Iran on Israel’s Radar, manned by USA

An article on CASMII’s website reported that:

U.S. establishes permanent radar site in Israel to watch Iran by Matthew Fisher (source: Canwest News)

Tuesday, September 30, 2008

JERUSALEM – The Yanks have landed in Israel.

For the first time in the Jewish state’s 60-year history, the U.S. has established a permanent military presence here, according to Defense News.

About 120 American troops have arrived in the Negev Desert to set up an early warning radar that will track missiles launched in Iran, the authoritative U.S.-based weekly says in its current issue. [/blockquote]

The news item explains that the radar was flown into Israel last week from US bases in Europe, and will upgrade Israel’s radar to the point that it can track a baseball 4,700 km distant. It will coordinate with data from US satellites and Israeli weapons systems “designed to shoot down ballistic missiles.”  

The purpose is to ” help answer the country’s grave concerns about Iran’s nuclear ambition,” a theme that has been constant among some elements of Israel’s right wing as well as US neoconservatives, but which also evokes conflicting responses from many Israelis. One example of the flipfloppery is Ephraim Sneh, who started the anti-Iran drumbeat some 16 years ago but who said recently, “Iran’s nukes are not the problem; the problem is Iran’s regime.

Similarly, some Israelis are wary of a US military presence on their soil. Haaretz reported that

While the new radar would improve Israeli anti-missile defences, its would limit Israel’s ability to take “independent action against Iran, which the U.S. has made clear in recent months it opposes,” the daily warned. The newspaper reasoned that it was likely to “restrain Israel, which would be wary about launching an attack that would endanger U.S. personnel.”

In a newly released book,The Devil We Know: Dealing with the New Iranian Superpower, ex-CIA operative Robert Baer argues that, primarily through its successful activities in Lebanon, Iran has mastered asymmetrical warfare tactics as well as methods and strategies of influencing broad swathes of Middle Eastern populations and government leaders, posing a strong counterforce to US dominance in the Middle East.  Baer concludes that the US is not in a position to successfully fight Iran, but that our best option is to deal with Iran.  Baer writes,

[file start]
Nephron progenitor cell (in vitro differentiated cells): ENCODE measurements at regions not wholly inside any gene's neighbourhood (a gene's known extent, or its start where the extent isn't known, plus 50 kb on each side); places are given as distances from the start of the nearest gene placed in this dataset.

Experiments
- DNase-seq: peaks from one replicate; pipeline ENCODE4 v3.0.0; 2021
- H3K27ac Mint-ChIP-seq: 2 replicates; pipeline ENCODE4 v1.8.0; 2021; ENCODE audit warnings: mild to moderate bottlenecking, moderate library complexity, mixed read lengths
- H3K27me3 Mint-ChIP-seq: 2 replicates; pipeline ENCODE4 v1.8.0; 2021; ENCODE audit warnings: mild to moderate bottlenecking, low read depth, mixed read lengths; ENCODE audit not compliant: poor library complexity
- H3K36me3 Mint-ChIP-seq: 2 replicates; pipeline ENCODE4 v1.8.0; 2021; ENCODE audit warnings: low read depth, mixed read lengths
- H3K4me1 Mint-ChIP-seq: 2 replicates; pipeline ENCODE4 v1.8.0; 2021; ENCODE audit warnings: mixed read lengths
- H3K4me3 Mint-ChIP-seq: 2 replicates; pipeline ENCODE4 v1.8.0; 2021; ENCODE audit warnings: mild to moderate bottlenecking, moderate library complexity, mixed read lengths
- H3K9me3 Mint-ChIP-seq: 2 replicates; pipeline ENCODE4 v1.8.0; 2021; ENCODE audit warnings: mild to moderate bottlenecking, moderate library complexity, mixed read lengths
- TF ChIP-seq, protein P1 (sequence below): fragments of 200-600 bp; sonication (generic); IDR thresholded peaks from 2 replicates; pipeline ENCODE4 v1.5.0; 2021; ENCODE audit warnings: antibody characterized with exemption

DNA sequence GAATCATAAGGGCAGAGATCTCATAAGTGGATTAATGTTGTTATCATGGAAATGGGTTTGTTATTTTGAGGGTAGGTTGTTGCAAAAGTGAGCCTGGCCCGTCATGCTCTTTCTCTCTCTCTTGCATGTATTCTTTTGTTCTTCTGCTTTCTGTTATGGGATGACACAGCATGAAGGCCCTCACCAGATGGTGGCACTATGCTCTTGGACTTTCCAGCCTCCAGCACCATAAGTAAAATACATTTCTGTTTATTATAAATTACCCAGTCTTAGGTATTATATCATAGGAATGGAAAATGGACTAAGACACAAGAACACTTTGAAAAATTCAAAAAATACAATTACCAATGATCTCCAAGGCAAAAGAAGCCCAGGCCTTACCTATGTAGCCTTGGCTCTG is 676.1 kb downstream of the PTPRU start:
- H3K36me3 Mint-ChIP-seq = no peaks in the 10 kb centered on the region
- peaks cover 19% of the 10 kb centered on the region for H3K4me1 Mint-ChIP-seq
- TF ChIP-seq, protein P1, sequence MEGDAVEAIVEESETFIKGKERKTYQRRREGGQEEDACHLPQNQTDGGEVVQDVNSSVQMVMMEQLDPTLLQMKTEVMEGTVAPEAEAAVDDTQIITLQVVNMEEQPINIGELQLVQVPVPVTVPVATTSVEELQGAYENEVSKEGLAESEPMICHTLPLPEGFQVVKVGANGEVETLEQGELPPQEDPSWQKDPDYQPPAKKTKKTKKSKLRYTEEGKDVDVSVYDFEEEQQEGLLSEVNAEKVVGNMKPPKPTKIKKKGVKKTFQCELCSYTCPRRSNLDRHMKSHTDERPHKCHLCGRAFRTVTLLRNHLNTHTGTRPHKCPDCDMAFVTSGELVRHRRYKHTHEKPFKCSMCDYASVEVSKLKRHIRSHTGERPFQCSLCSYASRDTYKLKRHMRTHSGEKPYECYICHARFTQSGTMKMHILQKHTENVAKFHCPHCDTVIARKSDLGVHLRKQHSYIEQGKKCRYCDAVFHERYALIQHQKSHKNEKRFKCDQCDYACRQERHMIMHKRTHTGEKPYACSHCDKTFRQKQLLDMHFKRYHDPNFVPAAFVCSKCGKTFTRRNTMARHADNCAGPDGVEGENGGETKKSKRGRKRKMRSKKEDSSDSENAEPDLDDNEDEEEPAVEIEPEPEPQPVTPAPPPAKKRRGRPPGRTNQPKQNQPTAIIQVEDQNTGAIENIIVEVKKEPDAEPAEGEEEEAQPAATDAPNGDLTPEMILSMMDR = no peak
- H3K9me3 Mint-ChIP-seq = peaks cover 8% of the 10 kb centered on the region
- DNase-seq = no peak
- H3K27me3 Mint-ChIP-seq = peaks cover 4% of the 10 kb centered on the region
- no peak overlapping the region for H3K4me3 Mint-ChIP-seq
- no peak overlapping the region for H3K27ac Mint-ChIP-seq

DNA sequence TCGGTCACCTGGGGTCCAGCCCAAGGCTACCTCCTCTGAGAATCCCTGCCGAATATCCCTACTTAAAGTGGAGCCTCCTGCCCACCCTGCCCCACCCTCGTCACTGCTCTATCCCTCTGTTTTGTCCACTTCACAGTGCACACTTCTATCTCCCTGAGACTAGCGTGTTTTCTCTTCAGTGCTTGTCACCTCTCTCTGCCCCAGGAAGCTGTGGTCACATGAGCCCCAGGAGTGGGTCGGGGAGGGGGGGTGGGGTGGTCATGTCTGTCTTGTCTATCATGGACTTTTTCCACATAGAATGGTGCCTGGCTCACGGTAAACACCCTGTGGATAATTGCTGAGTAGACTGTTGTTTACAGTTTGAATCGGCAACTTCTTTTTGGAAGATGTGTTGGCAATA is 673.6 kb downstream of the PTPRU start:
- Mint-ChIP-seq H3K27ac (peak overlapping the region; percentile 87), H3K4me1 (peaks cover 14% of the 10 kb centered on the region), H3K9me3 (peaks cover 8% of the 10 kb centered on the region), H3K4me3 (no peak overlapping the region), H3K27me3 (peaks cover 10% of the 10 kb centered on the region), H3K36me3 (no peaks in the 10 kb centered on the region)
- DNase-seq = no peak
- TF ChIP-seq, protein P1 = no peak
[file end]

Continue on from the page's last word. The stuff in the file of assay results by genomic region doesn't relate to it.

If the United States were to go by the standard of what the Iranians do rather than what they say, there’s no evidence they’ll start World War III.  With all the weapons Iran has brought into Lebanon, it could have done that a long time ago.  What America needs to do is ask for a truce with Iran, deal with it as an equal, reach a settlement one issue at a time, and continue along the same course until Iran is ready for detente — and maybe more.

Baer’s book starts out in maddening fashion, repeating many of the propaganda points that seem to have created the reality of Iran for many Americans.  But his conclusion allays fears that he has failed to find the essential and unique Iranian character — Baer gets it, he gets it that today’s Iranian national character is shaped by its ancient history and by Zoroaster, the belief system religion scholar Bart Ehrmann has called “the prototype” for the Axial Age religions, for Judaism’s core ethical doctrines, and for much of Christianity’s essential beliefs.

Let’s hope that Baer’s thesis and understanding of the essential Iranian character makes it to the forefront of the American consciousness before a baseball is intercepted by an American radar attached to an Israeli missile in the Negev, that is targeted on Iran.  

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3 comments

  1. thank you for reading.

  2. It seems this deployment was done very quietly.  I hadn’t seen anything about it.  DefenseNews.com has the deployment story too, which includes:

    EUCOM (U.S. European Command) has repeatedly deployed troops and Patriot air defense batteries for joint exercises and Iraq-related wartime contingencies, but has never before permanently deployed troops on Israeli soil.

    A EUCOM spokesman declined to comment. MDA officials referred to the U.S. State Department, which did not provide comment by press time.

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